Wednesday, January 07, 2015

Ten Things I Think About the Baseball Hall of Fame Results


  1. Congratulations to John Smoltz, Pedro Martinez, Randy Johnson, and Craig Biggio on their induction into the Hall of Fame. Celebrating their election, not fist-shaking impotent rage over who did or didn't vote for whom and why, is the thing to take away from yesterday's results.
  2. Having four candidates go in without losing anyone with a reasonable case for induction off the bottom of the ballot (I'm looking at you, Gary Sheffield) is a good thing, as it means that next year's relatively thin crop of new candidates could allow some more worthies to make it in. And by worthies, I mean "Tim Raines". But I digress.
  3. All of the moaning and geshrying about PEDs and morals clauses and whatever else is semantically null, as the writers tend to cling to the foibles of the players they don't like and conveniently forget the peccadilloes of the ones they do. Case in point: we heard endlessly about Sheffield sulking his way out of Milwaukee and precisely zero about Randy Johnson doing the same to get out of Seattle. Morals and effort matter, or they don't. You don't flip the switch for one guy and not for the next, and expect to retain the respect of your audience.
  4. The post-announcement chatter was thankfully largely about next year's chances for folks like Piazza and Bagwell, and not about who was an idiot for distributing their votes one way or the other. That makes this whole thing a lot more palatable to the fans.
  5. The word "compiler" gets tossed around at times like this as an insult. If you're good enough to stay on the field long enough to compile to that level, you're pretty damn good regardless.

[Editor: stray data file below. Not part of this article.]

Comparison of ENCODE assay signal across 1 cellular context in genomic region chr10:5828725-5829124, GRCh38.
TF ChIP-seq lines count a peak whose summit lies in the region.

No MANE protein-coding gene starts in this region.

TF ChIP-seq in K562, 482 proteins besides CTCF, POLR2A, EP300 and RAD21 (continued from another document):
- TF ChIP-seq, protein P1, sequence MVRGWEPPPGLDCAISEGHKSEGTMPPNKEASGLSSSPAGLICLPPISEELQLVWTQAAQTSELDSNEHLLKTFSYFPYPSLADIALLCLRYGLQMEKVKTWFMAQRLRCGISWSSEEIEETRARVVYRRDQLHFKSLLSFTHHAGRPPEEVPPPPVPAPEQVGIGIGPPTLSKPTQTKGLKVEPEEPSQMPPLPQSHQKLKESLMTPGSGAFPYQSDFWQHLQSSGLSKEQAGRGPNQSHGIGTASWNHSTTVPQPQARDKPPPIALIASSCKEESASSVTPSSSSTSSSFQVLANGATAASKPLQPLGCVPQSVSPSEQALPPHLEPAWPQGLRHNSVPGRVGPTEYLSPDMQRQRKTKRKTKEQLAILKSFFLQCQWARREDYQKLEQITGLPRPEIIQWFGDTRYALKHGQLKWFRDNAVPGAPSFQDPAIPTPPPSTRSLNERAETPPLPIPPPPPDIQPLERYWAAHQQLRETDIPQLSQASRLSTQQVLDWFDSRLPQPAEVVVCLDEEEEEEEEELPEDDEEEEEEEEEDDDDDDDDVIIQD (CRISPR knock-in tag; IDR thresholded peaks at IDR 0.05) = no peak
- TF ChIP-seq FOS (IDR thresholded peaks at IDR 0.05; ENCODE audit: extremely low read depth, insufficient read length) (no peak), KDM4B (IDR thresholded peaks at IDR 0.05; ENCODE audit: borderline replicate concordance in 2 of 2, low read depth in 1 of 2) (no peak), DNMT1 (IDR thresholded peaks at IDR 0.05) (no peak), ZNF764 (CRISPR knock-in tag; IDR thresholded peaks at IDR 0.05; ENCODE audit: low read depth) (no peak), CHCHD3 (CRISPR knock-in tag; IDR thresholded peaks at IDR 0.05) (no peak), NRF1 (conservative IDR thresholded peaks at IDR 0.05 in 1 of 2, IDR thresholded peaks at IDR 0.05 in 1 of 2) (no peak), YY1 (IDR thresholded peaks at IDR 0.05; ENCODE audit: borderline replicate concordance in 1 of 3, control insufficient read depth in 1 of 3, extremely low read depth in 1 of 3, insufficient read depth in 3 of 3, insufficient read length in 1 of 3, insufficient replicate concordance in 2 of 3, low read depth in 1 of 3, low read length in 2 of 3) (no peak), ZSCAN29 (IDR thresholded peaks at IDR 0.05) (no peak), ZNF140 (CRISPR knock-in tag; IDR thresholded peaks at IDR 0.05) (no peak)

6. Anyone who refuses to vote for Mike Piazza on the grounds that Murray Chass saw zits on his back twenty years ago needs to stand in front of a mirror and say, "I refused to vote for Mike Piazza on the grounds that Murray Chass said he saw zits on the guy's back twenty years ago." Then they should think about what they just heard themselves say. That should clear things up for them (excuse the phrasing) nicely.
  7. Jeff Bagwell deserves to be in the Hall for the sheer altitude of his home runs alone. He singlehandedly disabled six Russian communications satellites by getting a hold of hanging curveballs.
  8. In most years, I have no problem with local writers tipping the cap to no-hopers with a single vote. It's a nice gesture and it shows respect for a career, with the understanding that's all they're getting. However, in a year like this, when the ballot is overcrowded, it's inexcusable to waste votes in that fashion. 
  9. There is precisely zero chance that the writers will elect Barry Bonds or Roger Clemens. Even if the vast majority of the anti-PED crowd were to change their minds, they've made that their hill to die on and they're not going to change their votes as well. Heresy though it is, it might be better to abandon the lost causes - no matter how worthy they are - and put those votes towards worthy players who aren't marked with the same scarlet syringe. Tim Raines could surely use the votes. Then again, odds are if you're voting for Bonds and Clemens, you've read enough advanced stats to be voting for Raines already anyway.
  10. Next year, Ken Griffey Jr. is a lock to get elected. But what are the odds he injures a hammy going to answer the phone call telling him he got in?
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